What started off as a simple experiment for a class has turned into healing. When presented with this idea of choosing a “yama” and “niyama” to see if I’d notice any changes/differences/movement the concept was exciting, mostly because I like projects and enjoy a challenge. Ultimately, I chose to take on aparigraha (non-hoarding) as my yama and sauca (cleanliness) as my niyama. I recall choosing aparigraha because I immediately identified non-hoarding as something tangible, as in having a garage or closets full of unused stuff. Of course it made the most sense to choose this for me because, well, spring cleaning was right around the corner anyhow and what a fabulous way to get a jump start, right? Then it came time to choose a niyama and while I like a challenge, the crunch with work and taking this course was a challenge in and of itself through time alone, so I chose what seemed to go hand in hand – non-hoarding and cleanliness. Initially, I thought aparigraha would help me rid of crap in my closets and by choosing sauca, I’d keep them clean; and I would feel better, my home would be cleaner, I would be happier, and so would my family. I found journaling to be the most useful to record any changes, differences, or movement. The journey:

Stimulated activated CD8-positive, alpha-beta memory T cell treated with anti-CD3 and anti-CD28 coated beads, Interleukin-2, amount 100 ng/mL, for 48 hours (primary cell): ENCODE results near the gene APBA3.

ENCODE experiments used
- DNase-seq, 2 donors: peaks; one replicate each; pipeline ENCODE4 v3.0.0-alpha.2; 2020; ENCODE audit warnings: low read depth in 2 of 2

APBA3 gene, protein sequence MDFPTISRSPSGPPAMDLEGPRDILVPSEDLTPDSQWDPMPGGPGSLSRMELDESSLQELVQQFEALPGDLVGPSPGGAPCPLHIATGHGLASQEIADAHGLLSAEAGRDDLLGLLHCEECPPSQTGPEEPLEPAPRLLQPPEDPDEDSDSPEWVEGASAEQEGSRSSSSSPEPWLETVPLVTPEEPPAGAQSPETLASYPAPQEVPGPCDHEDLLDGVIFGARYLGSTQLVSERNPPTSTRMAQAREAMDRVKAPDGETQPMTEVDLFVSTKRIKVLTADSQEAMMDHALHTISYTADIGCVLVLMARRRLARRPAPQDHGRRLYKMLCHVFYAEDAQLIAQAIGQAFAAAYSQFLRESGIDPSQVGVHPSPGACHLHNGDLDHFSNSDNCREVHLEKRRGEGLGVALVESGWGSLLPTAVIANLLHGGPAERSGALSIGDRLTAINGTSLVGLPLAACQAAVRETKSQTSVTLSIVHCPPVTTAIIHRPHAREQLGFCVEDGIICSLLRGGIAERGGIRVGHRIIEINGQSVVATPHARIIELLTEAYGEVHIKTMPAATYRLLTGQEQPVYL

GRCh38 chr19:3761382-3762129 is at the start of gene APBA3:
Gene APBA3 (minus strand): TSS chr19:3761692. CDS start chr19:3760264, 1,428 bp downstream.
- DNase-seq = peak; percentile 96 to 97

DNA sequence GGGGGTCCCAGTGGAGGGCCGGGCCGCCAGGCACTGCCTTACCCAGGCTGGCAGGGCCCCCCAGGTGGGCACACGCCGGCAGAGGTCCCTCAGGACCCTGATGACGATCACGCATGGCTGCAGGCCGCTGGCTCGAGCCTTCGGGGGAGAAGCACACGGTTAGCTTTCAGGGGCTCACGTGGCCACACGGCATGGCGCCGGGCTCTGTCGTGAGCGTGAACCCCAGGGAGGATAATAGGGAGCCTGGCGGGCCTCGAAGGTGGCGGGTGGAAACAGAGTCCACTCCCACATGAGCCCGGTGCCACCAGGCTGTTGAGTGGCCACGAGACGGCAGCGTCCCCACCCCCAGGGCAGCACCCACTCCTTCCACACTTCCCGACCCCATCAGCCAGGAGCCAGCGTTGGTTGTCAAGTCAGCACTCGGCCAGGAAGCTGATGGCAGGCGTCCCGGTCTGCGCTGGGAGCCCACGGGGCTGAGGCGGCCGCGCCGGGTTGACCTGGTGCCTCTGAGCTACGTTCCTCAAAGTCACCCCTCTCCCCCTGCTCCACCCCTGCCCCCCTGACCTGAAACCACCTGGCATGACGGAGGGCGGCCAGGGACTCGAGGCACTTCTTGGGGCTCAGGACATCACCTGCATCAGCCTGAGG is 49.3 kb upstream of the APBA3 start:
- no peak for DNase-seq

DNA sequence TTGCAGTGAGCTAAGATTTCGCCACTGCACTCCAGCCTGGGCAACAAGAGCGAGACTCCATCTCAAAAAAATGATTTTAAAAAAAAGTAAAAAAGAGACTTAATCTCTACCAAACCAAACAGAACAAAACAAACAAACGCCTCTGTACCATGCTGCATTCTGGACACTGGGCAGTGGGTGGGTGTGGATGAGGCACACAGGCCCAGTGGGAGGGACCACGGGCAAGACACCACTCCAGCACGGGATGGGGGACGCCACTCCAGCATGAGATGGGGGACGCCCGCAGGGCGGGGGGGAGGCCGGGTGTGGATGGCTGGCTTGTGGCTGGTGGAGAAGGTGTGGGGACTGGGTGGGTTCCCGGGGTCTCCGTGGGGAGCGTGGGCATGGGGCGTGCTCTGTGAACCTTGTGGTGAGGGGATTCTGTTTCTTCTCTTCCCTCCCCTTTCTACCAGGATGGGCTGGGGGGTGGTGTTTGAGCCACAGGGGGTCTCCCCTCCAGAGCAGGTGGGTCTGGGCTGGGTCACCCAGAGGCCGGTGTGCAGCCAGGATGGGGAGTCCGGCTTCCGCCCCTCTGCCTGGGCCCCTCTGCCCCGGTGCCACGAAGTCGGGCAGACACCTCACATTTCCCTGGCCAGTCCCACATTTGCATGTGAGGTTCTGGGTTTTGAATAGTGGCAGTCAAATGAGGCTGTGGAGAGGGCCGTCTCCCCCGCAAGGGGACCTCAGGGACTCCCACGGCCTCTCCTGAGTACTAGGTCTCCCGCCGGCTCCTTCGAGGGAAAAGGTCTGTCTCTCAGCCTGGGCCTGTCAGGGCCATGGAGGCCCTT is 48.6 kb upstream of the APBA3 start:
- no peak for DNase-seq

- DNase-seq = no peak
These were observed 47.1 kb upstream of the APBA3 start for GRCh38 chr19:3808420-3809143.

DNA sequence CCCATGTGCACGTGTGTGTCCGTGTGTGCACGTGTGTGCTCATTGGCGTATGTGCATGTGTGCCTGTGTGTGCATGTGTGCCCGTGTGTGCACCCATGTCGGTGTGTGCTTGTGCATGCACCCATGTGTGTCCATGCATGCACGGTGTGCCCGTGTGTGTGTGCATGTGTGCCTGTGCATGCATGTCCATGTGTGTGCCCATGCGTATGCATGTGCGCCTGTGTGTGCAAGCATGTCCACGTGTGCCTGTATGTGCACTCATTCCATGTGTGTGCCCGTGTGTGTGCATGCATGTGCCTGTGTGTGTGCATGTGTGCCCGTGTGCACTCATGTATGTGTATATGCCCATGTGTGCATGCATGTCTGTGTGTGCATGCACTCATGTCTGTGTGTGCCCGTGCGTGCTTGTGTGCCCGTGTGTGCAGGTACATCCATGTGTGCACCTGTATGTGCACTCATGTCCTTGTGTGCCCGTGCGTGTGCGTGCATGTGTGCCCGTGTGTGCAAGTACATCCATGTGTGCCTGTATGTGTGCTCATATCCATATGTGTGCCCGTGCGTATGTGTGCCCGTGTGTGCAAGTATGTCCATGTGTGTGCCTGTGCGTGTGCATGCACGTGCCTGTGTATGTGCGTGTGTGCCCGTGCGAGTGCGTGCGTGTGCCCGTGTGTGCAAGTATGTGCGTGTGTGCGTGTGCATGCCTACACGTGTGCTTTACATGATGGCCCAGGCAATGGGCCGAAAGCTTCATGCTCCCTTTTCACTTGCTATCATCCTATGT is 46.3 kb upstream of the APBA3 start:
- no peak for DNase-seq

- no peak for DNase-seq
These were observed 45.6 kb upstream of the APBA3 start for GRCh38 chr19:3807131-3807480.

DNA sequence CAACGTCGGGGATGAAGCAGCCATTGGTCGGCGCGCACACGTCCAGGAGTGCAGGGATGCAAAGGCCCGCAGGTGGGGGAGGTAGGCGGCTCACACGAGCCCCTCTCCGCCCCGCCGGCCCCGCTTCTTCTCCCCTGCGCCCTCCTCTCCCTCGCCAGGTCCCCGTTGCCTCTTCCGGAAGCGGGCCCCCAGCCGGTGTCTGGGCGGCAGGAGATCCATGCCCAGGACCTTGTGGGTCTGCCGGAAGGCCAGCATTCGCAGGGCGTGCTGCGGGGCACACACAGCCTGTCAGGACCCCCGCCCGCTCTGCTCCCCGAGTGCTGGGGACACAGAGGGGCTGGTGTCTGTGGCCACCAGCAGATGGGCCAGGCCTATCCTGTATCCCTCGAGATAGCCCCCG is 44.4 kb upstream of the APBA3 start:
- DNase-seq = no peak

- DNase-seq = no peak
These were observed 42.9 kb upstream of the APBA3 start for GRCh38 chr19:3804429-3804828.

The Denver Yoga Underground began in 2003 at the request of dedicated students who wanted to study yoga as a holistic system. Over the years, a diversity of people, seeking education outside of a studio, found a welcome refuge in DYU.
Today we specialize in grassroots Pay What You Can workshops, accessible retreats and our signature yoga teacher training, for the outlier yogi.
Derik Eselius ~ 720.934.6934
Sixth Ave. UCC 3250 E. 6th Ave